Note: I worked at HK Magazine from December 2015 to April 2016 as an editorial writer. This article was published in the February 2016 issue of The List.
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Hot and Spicy Eats
Get the tastebuds tingling with these hot plates
66 Chicken Pot
A fiery, hearty chicken dish eaten hot out of the pot, followed by broth for you to dunk all your favorite hotpot ingredients into: During the winter months, what could be better than a spicy chicken hot pot? 66 Chicken Pot serves its chicken pot with different levels of heat, so if you’re unwilling to sacrifice your taste buds, you have the option to choose a milder base. Their menu lists an extensive array of ingredients, ranging from seafood to cheese-filled fishballs to offal for more adventurous eaters. Perfect after a night of drinks as well: Drop in on those late nights as they’re open until two in the morning with two branches in Mong Kok.
Various locations including 33 Nelson St., Mong Kok, 2392-4966
Opened at the tail end of 2015, modern Indian kitchen Bindaas is colloquial Hindi for “chilled out.” The eatery serves traditional street foods and Indian tapas with a twist. Apart from curries and tikka masala, give the “Naanza”—a cross between naan bread and pizza using Makhani tomato gravy—a spin. Their cocktails (Happy Hour is 5-9pm) also take inspiration from classic Indian drinks, such as the lassi-based Desi Lass ($85). Head to Bindaas on Tuesday nights to have your dinner along with a live acoustic band. Reservations recommended.
LG/F, 33 Aberdeen St., Central, 2447-9998
Bombay Dreams is a stalwart for reliable, authentic, and classy Indian cuisine in the city. The restaurant serves a buffet lunch and a la carte dinner, or if you’re into the more chilled-out vibe, there is a Sunday brunch buffet during the weekend. Be sure to leave room for dessert!
4/F, 77 Wyndham St., Central, 2971-0001
Come Come Chongqing Chicken Pot
Come Come Chongqing Chicken Pot’s name may sound funny—it’s a direct translation of its Chinese name—but its spicy chicken pot is no joke. As one of the original chicken hotpot eateries that started the trend in Hong Kong, it has branches from Causeway Bay to Yuen Long. Diners can choose between a half or full portion of chicken, then they have the choice to add their favorite hotpot ingredients into the dish. And if you’re into unusual hotpot offerings, you can even try ostrich meat—only available at the Tai Wai branch.
Various locations including 11/F, Kyoto Plaza, 491-499 Lockhart Rd., Causeway Bay, 2891-9017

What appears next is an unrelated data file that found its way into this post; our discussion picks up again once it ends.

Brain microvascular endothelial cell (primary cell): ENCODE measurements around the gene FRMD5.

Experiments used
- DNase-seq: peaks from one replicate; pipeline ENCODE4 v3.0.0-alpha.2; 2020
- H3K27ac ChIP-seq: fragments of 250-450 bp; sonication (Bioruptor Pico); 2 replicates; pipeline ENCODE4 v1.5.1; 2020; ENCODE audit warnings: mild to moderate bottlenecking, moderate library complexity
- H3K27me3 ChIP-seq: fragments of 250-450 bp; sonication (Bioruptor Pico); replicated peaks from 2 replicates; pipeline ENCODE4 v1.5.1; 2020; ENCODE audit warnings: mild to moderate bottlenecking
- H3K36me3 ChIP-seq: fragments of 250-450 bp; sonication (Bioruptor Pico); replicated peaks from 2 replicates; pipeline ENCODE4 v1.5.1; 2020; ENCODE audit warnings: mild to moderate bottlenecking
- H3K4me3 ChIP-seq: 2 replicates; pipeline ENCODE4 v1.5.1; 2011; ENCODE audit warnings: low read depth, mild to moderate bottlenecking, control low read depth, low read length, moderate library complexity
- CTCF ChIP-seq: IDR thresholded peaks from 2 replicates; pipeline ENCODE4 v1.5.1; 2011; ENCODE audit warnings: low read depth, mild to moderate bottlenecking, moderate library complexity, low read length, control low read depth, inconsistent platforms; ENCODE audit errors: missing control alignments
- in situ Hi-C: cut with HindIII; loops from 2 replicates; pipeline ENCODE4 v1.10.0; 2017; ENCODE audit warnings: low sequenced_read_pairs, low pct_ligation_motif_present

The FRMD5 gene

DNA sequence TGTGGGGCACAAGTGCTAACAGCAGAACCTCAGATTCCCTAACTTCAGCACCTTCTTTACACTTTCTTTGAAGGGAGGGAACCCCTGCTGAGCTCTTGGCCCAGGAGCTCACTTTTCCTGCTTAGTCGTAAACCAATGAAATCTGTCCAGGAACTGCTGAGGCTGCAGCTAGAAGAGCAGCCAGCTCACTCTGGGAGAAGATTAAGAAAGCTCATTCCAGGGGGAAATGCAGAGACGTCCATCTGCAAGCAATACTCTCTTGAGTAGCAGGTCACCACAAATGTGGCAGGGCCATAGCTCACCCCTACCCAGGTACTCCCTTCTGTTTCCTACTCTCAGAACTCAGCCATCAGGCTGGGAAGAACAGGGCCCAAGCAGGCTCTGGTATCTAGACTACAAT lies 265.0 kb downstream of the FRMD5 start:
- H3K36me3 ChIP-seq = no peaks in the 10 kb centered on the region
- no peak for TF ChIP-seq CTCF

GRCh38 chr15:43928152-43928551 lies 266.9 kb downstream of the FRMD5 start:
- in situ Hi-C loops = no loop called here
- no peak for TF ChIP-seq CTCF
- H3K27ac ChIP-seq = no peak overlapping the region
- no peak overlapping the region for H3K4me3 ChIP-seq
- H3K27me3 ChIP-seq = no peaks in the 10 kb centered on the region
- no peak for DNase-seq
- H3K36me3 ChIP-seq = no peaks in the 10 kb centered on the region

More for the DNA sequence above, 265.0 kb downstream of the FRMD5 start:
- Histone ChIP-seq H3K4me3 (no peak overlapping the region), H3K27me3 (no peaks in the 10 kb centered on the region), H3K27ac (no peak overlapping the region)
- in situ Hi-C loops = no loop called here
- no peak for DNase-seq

The Drunken Pot
Newly opened in Tsim Sha Tsui is The Drunken Pot, a hotpot resto that takes on a chic new approach to the age-old Chinese magic of communal feasting. In the hip, youthful surrounds, you’ll find creative and exotic raw ingredients ready to dunk in unconventional (and boozy, as the name suggests) broth bases. If you’re looking for something hot to impress your friends, we dare you to try the Sichuan Mala numbing spice broth—it’s guaranteed to spice you up in the cold February weather!
Shop 1, 2/F, 8 Observatory Rd., Tsim Sha Tsui, 2321-9038
Korean Garden Restaurant
If you live or work around the Sheung Wan area but do not know of Korea Garden Restaurant, then shame on you. Tucked away on the first floor along Des Voeux Road, it’s one of the oldest traditional Korean restaurants that has remained in its spot since opening in Hong Kong. If you’re craving for a taste of home-style Korean cooking, Korean Garden is your spot: Expect your usual spicy banchan and hot soups. Spicy or not, there’s something for everyone.
1/F, Blissful Building, 247 Des Voeux Rd. Central, Sheung Wan, 2542-2339
Tou Yuen Delicacies (桃源美食)
If you’re a hotpot purist looking to spice it up, head over to Shek Tong Tsui Cooked Food Centre for a Sichuan feast at Tou Yuen Delicacies. The self-taught chef here won’t go easy on your taste buds and cut down on the fiery red chilis, so have a tall glass of soy milk (or we prefer ice-cold Tsingtao) ready by your side to cool down. Make sure to go in a big group and order a whole chili-oil fish brimming with spices and your choice of extra toppings.
3/F, Shek Tong Tsui Market, 470 Queen’s Rd. West, Shek Tong Tsui, 2540-0398
If your office is as cold as ours, you may be on the prowl for hot food to warm up during lunch time. Conveniently located on Wellington Street, Sichuan House is a popular go-to for Centralites especially during lunch hour. Classily decorated, the restaurant serves spicy Chengdu specialties. Don’t miss the mouth-watering chicken lollipops, the crispy cumin lamb shank, or if you’re brave enough, take on the extra hot prawns, cooked with a premium chili dry-rub.
7/F, M88, 2 Wellington St., Central, 2521-6699
If you’re looking for spicy food, you can’t go wrong with Spicy Andong serves exactly what it says on the tin. With two branches in Causeway Bay and Mong Kok, you’ll get trendy Korean eats along with the star of the show: Andong chicken, a type of stew made with chicken and vegetables and often glass noodles in a soy sauce based sauce. The half-chicken portion is enough to fill two to three people. Luckily, it comes in several levels but we’re warning you, even the “small spicy” option is bound to lift you off your feet.
Various locations including 7/F, Kyoto Plaza, 491-499 Lockhart Road, Causeway Bay, 2328-8917
Yau Sum Private Kitchen
An upscale spin-off of the ubiquitous Yunnan-style “Sadness Sour Spicy Noodles” (because it’s so spicy you’ll be crying) shops around town, Yau Sum Private Kitchen is a perfect place to rest your feet after shopping in Causeway Bay. The restaurant serves reasonably priced Sichuan which are a step up above your average noodle bowls. Go for the fried prawns with Chongqing chilies to tickle your tastebuds, which come buried in a mountain of the dried red goodness. Bring tissues, you’ll need ‘em.
10/F, Jardine Center, 50 Jardine’s Bazaar, Causeway Bay, 2567-9808